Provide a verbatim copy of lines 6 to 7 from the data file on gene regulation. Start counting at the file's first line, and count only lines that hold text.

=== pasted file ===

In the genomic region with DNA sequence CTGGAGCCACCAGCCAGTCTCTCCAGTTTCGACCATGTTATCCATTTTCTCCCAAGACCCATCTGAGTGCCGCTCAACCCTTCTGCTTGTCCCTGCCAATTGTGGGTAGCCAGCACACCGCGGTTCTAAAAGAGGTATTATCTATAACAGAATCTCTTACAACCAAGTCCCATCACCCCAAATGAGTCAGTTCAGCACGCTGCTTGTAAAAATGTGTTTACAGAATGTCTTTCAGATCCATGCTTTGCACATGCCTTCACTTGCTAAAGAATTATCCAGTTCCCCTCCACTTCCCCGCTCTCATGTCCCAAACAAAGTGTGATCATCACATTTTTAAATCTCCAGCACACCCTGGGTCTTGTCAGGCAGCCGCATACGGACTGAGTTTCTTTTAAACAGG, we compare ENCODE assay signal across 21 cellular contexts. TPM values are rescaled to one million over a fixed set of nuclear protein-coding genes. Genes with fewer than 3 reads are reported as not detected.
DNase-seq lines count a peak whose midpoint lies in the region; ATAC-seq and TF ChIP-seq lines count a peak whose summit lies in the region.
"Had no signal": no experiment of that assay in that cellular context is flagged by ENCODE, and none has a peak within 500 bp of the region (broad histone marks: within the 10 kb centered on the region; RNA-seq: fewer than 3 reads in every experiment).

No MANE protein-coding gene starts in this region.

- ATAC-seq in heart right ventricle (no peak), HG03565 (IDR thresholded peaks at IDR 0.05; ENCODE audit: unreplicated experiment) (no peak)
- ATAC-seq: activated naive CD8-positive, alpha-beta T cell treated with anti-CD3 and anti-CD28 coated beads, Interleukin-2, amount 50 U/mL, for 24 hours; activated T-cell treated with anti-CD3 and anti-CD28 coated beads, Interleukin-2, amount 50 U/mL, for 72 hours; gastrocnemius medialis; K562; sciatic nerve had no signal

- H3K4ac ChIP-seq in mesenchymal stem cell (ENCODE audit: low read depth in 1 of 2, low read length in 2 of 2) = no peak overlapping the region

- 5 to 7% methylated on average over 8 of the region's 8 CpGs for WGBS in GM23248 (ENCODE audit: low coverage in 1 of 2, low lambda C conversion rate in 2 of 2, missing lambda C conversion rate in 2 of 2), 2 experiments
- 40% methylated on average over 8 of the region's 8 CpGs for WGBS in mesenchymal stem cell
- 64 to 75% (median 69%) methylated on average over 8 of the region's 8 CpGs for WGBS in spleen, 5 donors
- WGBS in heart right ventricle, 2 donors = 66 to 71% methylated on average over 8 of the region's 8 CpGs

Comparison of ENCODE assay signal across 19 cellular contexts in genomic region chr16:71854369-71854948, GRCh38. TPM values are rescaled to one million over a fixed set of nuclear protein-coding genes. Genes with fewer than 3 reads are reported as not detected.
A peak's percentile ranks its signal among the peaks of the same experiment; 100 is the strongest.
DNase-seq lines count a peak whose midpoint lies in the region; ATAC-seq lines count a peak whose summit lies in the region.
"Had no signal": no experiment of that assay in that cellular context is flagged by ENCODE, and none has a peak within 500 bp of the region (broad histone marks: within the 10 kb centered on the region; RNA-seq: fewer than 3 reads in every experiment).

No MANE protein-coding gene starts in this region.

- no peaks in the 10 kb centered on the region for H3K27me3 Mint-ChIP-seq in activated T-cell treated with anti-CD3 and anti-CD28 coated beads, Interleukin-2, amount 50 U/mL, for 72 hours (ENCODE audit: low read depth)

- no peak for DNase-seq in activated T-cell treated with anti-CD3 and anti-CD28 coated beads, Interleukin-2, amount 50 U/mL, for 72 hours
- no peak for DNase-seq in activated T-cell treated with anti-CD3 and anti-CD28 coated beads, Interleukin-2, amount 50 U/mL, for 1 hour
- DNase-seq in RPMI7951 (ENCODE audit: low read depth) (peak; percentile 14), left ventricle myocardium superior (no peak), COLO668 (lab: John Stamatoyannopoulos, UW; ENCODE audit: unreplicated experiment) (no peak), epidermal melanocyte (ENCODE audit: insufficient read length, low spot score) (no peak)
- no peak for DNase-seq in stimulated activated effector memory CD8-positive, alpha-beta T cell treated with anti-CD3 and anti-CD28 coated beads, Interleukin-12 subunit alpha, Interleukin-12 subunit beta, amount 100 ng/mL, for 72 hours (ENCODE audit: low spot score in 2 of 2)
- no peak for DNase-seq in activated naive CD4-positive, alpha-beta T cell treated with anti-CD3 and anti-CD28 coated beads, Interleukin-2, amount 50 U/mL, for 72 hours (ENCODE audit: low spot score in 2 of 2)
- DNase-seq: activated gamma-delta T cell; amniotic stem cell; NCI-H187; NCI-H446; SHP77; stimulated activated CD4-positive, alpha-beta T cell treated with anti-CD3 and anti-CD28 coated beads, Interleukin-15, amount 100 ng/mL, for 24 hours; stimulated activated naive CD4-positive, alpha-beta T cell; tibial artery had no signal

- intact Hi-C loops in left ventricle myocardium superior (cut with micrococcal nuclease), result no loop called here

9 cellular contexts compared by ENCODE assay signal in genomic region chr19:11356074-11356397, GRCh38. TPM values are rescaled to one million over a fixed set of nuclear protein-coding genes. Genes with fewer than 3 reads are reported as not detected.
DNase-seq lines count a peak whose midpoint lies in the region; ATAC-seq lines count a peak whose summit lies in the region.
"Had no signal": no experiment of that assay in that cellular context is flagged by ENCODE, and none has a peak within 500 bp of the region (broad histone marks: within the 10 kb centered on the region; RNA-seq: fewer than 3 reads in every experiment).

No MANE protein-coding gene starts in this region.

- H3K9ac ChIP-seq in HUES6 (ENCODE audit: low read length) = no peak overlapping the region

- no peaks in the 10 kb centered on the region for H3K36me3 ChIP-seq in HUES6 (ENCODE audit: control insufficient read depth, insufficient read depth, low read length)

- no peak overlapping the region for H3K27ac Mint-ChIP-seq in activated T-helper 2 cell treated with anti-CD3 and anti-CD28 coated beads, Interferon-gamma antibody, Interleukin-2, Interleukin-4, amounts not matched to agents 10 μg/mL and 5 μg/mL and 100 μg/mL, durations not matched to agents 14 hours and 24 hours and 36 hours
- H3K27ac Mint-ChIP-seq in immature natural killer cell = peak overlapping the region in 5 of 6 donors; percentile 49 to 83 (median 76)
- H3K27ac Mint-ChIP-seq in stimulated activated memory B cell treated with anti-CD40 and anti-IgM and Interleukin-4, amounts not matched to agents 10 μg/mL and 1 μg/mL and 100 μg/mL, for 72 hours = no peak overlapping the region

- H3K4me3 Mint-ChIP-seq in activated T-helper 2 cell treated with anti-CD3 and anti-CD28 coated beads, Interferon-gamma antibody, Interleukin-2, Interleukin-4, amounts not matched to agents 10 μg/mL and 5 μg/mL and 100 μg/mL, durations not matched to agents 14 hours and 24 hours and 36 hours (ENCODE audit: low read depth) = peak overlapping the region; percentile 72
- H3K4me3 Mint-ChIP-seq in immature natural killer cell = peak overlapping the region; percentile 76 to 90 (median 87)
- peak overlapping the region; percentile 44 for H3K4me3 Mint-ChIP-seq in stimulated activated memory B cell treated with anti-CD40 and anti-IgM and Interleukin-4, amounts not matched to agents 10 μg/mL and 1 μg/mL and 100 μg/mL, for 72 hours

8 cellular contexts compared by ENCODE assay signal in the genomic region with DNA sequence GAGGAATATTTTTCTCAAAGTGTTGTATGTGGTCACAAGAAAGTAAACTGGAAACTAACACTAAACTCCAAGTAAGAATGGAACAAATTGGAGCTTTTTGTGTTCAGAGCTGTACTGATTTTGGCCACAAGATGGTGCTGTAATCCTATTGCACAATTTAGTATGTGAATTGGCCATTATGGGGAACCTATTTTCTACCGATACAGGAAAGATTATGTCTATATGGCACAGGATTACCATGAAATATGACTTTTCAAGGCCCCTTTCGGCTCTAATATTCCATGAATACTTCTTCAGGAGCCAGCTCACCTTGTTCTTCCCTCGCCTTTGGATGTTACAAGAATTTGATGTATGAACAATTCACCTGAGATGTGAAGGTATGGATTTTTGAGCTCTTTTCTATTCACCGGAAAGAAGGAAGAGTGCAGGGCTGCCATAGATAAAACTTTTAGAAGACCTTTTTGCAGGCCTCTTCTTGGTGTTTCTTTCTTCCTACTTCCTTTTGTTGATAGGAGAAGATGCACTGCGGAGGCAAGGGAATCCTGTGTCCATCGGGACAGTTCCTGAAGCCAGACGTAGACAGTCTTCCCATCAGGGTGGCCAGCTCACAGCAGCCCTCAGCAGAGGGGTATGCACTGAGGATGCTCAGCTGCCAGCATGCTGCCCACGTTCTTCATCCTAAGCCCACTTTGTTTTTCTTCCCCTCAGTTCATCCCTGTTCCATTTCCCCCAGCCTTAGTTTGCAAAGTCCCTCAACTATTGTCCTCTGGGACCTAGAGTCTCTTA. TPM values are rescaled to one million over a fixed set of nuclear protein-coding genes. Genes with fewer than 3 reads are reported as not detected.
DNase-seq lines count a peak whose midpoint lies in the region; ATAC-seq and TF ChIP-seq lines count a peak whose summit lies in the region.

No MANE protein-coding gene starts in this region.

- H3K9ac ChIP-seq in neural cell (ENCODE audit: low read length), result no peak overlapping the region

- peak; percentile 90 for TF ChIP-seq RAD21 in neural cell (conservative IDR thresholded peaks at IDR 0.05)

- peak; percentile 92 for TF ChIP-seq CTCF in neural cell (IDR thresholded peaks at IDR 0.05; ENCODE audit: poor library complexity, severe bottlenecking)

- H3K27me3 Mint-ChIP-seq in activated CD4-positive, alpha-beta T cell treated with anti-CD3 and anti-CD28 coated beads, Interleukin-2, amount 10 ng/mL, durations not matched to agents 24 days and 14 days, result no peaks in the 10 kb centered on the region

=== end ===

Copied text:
- ATAC-seq: activated naive CD8-positive, alpha-beta T cell treated with anti-CD3 and anti-CD28 coated beads, Interleukin-2, amount 50 U/mL, for 24 hours; activated T-cell treated with anti-CD3 and anti-CD28 coated beads, Interleukin-2, amount 50 U/mL, for 72 hours; gastrocnemius medialis; K562; sciatic nerve had no signal

- H3K4ac ChIP-seq in mesenchymal stem cell (ENCODE audit: low read depth in 1 of 2, low read length in 2 of 2) = no peak overlapping the region